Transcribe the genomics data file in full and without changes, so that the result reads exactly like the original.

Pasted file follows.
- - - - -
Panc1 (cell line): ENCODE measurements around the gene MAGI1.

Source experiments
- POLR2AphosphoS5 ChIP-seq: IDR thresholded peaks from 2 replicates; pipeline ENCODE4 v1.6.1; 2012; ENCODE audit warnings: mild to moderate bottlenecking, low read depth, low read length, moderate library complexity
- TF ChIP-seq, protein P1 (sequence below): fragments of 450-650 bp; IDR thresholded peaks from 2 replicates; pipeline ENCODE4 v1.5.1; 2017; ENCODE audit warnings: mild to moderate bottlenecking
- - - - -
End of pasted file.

Panc1 (cell line): ENCODE measurements around the gene MAGI1.

Source experiments
- POLR2AphosphoS5 ChIP-seq: IDR thresholded peaks from 2 replicates; pipeline ENCODE4 v1.6.1; 2012; ENCODE audit warnings: mild to moderate bottlenecking, low read depth, low read length, moderate library complexity
- TF ChIP-seq, protein P1 (sequence below): fragments of 450-650 bp; IDR thresholded peaks from 2 replicates; pipeline ENCODE4 v1.5.1; 2017; ENCODE audit warnings: mild to moderate bottlenecking